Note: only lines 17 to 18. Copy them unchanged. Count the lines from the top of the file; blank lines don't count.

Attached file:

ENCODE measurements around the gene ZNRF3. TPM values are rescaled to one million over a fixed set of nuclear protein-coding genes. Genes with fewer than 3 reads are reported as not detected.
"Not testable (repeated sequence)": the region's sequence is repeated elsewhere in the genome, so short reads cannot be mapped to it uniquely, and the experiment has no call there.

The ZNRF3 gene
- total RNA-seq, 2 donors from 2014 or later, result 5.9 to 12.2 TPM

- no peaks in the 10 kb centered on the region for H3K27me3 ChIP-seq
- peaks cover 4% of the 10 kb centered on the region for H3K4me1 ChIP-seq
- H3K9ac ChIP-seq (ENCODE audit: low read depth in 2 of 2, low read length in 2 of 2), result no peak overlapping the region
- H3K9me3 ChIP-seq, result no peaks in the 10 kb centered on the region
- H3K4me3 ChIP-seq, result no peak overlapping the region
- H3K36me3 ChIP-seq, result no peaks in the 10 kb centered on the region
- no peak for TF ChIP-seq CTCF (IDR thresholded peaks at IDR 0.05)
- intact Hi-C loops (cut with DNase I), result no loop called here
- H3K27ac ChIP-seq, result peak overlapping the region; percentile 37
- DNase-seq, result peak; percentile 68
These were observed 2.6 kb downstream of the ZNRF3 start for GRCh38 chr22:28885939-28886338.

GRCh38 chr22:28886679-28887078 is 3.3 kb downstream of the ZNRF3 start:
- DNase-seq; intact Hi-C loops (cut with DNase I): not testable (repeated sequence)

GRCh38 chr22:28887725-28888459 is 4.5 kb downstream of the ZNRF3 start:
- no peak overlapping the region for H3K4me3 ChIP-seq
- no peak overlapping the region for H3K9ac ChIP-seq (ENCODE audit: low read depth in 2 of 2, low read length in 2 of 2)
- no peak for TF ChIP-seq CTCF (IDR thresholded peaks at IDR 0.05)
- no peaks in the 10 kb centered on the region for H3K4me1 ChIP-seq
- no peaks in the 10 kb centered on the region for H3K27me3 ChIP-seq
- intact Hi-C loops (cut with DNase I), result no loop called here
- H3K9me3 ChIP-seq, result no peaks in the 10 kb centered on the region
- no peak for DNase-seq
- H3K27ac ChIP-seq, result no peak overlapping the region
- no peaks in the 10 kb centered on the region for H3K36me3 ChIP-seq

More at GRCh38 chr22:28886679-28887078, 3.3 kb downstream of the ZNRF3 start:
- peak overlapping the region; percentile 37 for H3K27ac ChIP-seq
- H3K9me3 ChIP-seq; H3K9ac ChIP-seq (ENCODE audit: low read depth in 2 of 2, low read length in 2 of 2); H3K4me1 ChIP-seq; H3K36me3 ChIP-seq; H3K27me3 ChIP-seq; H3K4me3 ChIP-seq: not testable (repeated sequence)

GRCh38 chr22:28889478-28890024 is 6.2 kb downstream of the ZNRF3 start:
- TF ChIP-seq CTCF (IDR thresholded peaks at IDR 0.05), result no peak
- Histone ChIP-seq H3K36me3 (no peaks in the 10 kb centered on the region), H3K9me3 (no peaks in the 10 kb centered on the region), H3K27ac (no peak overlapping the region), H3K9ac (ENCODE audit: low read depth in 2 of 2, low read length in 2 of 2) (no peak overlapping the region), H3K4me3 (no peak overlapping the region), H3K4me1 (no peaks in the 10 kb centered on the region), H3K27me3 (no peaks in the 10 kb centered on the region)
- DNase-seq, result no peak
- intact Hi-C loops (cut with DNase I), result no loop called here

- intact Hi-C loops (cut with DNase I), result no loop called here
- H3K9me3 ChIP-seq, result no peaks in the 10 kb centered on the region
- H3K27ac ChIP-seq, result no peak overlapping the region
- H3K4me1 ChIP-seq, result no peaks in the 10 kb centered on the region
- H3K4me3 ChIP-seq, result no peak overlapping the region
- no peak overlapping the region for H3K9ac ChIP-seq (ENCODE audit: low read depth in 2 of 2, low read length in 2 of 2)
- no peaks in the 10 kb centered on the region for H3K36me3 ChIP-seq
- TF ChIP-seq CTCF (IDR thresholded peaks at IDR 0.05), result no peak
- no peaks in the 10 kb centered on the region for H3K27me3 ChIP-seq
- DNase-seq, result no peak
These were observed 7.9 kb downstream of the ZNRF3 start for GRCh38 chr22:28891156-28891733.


- DNase-seq; intact Hi-C loops (cut with DNase I): not testable (repeated sequence)

GRCh38 chr22:28887725-28888459 is 4.5 kb downstream of the ZNRF3 start: